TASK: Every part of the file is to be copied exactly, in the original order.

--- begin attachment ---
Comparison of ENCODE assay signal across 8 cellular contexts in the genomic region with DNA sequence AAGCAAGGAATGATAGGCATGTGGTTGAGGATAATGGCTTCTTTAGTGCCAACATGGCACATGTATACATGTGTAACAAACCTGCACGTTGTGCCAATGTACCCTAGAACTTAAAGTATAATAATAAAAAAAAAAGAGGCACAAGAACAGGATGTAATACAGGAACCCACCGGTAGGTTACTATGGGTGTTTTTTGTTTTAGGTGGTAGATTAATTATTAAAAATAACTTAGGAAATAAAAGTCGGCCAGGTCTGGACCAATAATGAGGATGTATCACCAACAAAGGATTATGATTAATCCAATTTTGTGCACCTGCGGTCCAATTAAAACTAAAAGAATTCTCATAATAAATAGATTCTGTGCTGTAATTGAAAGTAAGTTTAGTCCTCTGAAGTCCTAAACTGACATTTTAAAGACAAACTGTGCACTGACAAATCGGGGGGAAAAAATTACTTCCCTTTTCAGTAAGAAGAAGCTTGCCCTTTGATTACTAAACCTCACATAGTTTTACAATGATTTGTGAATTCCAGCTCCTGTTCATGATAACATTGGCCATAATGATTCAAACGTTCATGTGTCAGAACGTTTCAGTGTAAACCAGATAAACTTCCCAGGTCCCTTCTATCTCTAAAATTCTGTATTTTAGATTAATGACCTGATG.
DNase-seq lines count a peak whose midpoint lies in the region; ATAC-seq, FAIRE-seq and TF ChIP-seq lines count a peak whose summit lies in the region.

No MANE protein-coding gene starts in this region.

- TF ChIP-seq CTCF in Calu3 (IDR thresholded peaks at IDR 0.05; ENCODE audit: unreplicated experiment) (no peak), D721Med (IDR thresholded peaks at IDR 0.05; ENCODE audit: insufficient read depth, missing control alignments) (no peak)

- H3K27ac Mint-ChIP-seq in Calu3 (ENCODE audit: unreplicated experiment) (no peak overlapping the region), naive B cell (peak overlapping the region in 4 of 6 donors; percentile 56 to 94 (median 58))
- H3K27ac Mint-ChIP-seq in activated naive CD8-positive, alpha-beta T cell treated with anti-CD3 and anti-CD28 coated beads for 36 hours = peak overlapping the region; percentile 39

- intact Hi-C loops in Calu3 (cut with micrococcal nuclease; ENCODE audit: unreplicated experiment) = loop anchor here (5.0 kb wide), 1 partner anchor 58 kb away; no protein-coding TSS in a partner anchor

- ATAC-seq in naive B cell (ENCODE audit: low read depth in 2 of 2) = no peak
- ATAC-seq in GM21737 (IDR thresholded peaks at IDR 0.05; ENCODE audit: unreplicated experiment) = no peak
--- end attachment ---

Comparison of ENCODE assay signal across 8 cellular contexts in the genomic region with DNA sequence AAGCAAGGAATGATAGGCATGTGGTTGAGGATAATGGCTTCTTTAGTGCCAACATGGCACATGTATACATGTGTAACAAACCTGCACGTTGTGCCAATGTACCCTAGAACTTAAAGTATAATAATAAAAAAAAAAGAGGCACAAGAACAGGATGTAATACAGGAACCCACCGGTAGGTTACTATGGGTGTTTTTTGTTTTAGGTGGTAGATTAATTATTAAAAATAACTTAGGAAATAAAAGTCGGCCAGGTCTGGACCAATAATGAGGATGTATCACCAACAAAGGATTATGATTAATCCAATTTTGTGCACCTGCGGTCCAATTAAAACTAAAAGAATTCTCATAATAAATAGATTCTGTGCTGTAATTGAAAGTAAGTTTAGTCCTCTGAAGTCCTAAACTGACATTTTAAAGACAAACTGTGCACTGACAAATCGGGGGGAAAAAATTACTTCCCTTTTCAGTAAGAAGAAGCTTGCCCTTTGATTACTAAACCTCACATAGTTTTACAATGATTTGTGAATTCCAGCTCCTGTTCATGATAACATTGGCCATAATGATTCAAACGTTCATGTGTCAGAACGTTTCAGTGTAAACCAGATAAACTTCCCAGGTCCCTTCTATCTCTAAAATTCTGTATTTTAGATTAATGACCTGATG.
DNase-seq lines count a peak whose midpoint lies in the region; ATAC-seq, FAIRE-seq and TF ChIP-seq lines count a peak whose summit lies in the region.

No MANE protein-coding gene starts in this region.

- TF ChIP-seq CTCF in Calu3 (IDR thresholded peaks at IDR 0.05; ENCODE audit: unreplicated experiment) (no peak), D721Med (IDR thresholded peaks at IDR 0.05; ENCODE audit: insufficient read depth, missing control alignments) (no peak)

- H3K27ac Mint-ChIP-seq in Calu3 (ENCODE audit: unreplicated experiment) (no peak overlapping the region), naive B cell (peak overlapping the region in 4 of 6 donors; percentile 56 to 94 (median 58))
- H3K27ac Mint-ChIP-seq in activated naive CD8-positive, alpha-beta T cell treated with anti-CD3 and anti-CD28 coated beads for 36 hours = peak overlapping the region; percentile 39

- intact Hi-C loops in Calu3 (cut with micrococcal nuclease; ENCODE audit: unreplicated experiment) = loop anchor here (5.0 kb wide), 1 partner anchor 58 kb away; no protein-coding TSS in a partner anchor

- ATAC-seq in naive B cell (ENCODE audit: low read depth in 2 of 2) = no peak
- ATAC-seq in GM21737 (IDR thresholded peaks at IDR 0.05; ENCODE audit: unreplicated experiment) = no peak